Weekend Agenda 24/25 January - Monocolumn | Monocle


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23 January 2015


London Art Fair

Rounding up the latest in contemporary art this weekend in London is – suitably enough – the London Art Fair taking place at the Business Design Centre in Islington. Celebrating its 27th edition, the event across two floors is showing collections from 128 galleries featuring modern British works such as those by London-based street-artist Slinkachu and more global fare such as Antwerp-based urban and natural landscape-photographer Jan Kempenaers’ vivid reexaminations of what surrounds us. Also on the programme is the annual Photo50 exhibition of contemporary images curated by Sheyi Bankale, editor of London photography magazine Next Level.

Business Design Centre, 52 Upper Street, Islington. Open Saturday, 10.00-19.00; Sunday 10.00-17.00. Until 25 January.


M1 Singapore Fringe Festival: Art & Loss

This weekend is the last chance to sample the best in local theatre at the M1 Singapore Fringe Festival taking place across the island. The productions this year span companies from eight countries and use theatre to explore the shared human experience of loss. This weekend local theatre company The Necessary Stage is presenting three performances of the double bill Untitled Women at the Drama Centre, featuring Singaporean thesps Ethel Yap, Edith Podesta and Sharda Harrison. The first part of the show features two women talking about their relationships while the second tells the somewhat unusual tale of a widowed cow during 12 days of mourning. The burning question you’ll have to answer after watching: do humans or cows deal better with loss?

Performances take place at venues across Singapore, see website for details.


The Sacred + The Profane

Through the atypical combination of anonymous and found vintage photographs, advert cut-outs and the use of traditional Turkish kilim tapestries, Istanbul-born artist Elsa Ers’ mixed-media works on show at Istanbul’s Pg Art Gallery are an exploration of her cultural heritage and the tensions at the heart of gender identity. Ers emigrated to Paris for her studies but in her work she constantly revisits her homeland, with emotive combinations of these unnamed local figures set among elements of traditional craft. These disparate companions are given new life and new backstories that question familiar feelings such as belonging, displacement and what it means to embrace the past.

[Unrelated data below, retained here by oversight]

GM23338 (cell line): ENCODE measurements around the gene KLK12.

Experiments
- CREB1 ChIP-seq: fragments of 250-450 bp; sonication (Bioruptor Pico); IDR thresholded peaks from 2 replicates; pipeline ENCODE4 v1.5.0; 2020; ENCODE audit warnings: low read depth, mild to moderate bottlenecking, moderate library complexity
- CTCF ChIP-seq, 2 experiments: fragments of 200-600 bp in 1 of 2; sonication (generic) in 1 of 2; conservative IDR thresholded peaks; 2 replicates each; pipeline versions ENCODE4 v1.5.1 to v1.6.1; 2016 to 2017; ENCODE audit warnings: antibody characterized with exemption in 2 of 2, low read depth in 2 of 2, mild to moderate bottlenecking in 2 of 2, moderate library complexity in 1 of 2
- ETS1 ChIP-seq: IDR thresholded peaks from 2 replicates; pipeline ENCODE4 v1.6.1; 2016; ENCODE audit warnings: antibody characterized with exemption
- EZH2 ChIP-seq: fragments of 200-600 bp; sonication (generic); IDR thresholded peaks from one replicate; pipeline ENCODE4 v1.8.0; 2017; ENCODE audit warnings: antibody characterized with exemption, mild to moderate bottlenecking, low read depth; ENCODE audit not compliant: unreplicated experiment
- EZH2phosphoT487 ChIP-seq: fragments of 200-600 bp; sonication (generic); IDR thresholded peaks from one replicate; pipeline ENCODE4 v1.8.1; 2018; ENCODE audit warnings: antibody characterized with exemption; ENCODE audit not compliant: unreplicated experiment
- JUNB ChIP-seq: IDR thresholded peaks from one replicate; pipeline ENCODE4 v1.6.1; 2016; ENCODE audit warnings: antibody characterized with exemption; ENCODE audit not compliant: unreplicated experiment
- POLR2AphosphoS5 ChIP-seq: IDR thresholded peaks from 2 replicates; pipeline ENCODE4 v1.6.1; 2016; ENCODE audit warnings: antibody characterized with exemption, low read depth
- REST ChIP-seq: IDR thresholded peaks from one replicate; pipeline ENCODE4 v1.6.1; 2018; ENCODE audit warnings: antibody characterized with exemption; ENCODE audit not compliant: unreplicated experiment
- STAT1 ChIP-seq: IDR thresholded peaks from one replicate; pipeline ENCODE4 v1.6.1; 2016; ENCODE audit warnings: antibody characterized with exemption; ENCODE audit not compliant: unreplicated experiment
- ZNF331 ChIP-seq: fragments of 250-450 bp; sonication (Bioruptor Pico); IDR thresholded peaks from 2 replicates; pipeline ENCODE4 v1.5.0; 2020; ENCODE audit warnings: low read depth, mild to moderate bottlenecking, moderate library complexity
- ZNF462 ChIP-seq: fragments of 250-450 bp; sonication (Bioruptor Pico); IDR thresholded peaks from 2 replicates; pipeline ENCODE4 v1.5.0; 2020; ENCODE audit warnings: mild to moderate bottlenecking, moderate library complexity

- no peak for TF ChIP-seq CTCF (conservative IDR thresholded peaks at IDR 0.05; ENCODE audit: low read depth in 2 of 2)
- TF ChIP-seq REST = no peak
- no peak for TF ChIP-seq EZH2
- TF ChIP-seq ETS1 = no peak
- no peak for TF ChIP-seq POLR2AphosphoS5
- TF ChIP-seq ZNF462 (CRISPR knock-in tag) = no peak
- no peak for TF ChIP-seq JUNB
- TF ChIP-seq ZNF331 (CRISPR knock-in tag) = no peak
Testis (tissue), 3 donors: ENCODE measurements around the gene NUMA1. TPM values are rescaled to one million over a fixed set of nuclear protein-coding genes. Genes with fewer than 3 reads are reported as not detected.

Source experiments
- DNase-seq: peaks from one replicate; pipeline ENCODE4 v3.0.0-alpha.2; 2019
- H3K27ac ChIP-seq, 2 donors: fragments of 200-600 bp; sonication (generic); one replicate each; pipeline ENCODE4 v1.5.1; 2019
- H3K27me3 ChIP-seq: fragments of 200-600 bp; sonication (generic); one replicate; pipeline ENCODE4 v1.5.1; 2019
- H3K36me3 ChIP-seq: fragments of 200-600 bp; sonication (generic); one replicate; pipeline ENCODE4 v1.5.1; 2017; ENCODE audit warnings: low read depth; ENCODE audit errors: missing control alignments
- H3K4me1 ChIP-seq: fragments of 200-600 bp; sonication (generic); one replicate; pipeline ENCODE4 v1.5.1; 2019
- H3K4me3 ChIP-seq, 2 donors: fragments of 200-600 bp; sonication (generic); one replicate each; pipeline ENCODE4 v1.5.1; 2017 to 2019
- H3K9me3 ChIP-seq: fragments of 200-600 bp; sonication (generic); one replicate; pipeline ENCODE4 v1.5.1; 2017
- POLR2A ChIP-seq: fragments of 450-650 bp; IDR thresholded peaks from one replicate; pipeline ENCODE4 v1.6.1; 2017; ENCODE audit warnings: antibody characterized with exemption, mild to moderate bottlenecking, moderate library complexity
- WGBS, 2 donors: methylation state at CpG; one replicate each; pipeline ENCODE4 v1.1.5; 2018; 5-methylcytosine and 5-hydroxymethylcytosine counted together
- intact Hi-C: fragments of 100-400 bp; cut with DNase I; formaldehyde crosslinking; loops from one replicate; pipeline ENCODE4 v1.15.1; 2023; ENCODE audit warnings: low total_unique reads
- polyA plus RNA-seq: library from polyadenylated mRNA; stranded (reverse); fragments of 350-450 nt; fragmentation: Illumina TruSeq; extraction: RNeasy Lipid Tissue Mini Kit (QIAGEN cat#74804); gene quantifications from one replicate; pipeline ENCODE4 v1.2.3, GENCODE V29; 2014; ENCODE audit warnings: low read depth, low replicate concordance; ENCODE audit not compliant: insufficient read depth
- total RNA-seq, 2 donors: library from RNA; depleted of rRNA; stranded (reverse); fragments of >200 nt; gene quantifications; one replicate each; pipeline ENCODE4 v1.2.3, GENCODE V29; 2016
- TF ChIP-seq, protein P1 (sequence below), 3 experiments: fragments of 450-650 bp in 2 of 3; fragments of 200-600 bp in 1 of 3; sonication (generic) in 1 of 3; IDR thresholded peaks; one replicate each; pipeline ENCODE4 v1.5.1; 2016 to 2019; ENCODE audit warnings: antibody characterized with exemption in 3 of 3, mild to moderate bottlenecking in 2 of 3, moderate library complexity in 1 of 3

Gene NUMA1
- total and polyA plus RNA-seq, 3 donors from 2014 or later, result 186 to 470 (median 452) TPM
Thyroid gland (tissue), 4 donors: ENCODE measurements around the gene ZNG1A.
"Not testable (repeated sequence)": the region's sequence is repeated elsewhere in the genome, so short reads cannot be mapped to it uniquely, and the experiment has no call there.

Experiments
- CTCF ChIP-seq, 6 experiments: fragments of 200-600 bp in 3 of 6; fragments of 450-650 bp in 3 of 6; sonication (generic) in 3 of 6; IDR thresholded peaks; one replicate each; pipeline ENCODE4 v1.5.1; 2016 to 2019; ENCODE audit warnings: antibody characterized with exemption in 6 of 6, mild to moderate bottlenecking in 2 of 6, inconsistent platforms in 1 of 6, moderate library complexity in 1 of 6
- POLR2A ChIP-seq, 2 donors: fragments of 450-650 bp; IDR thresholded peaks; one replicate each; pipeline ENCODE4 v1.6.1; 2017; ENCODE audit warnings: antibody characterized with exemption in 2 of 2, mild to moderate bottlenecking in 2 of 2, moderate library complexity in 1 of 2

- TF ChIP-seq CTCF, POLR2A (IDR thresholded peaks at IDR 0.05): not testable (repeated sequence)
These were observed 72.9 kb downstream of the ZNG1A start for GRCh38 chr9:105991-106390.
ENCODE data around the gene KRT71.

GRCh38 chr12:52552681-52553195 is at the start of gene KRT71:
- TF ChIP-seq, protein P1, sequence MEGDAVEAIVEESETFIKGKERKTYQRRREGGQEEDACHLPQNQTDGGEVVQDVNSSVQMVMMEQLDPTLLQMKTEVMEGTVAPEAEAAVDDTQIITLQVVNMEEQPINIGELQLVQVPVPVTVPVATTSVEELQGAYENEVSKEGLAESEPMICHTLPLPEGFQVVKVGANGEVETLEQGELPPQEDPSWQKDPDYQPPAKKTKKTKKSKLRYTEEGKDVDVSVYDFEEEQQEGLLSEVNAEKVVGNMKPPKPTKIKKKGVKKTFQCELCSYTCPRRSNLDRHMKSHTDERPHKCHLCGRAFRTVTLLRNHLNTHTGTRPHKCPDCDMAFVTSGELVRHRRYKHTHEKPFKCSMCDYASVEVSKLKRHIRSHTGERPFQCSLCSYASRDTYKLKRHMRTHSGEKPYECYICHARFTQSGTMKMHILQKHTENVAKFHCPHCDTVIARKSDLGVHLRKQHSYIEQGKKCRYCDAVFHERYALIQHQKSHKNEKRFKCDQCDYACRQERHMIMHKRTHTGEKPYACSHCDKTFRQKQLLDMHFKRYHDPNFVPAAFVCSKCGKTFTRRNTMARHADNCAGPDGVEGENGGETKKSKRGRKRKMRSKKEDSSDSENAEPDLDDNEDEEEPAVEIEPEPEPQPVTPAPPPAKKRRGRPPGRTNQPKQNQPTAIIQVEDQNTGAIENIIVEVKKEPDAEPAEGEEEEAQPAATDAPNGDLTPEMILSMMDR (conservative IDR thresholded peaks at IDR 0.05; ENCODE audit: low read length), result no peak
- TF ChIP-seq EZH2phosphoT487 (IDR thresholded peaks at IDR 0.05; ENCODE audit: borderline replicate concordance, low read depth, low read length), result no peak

Pg Art Gallery, Tophane Iskele Caddesi, 34425. Until 25 February.


Matters of Pattern

Skarstedt Gallery in New York’s Chelsea neighbourhood presents Matters of Pattern this weekend – an exhibition featuring 15 pieces that play with perception and repetition through the use of patterns and motifs. Highlights among the sculptures, paintings and photography on show include New York-based veteran photographer Cindy Sherman’s surreal “Untitled #138” that touches on the role that women play in society and another “Untitled” by young LA talent Lucien Smith. The latter’s paintings adopt patterns such as camouflage used in the Vietnam war to explore how aesthetic beauty can grow from the most unlikely sources.

Skarstedt, 550 West 21st Street. Open Tuesday to Friday, 09.30-18.00; Saturday, 10.00-18.00. Until 21 February.


BC Camplight: How to Die in the North

Brian Christinzio has taken a roundabout route to musical success. The New Jersey native uprooted to Philadelphia where stints with bands such as The War on Drugs helped refine his musical vision but it’s been his latterly adopted hometown of Manchester UK that has seen his BC Camplight moniker mature into what we hear on How to Die in the North: a richly layered pop treat that surprises and indulges in equal measure. There’s everything here from smooth yacht rock to Brian Wilson-esque falsettos twirling around some genuinely strange and slightly unsettling arrangements. It might be early in 2015 but if you hear a record quite as good as How to Die in the North in the next 11 months, consider this year a vintage one.

‘How to Die in the North’ is available now.


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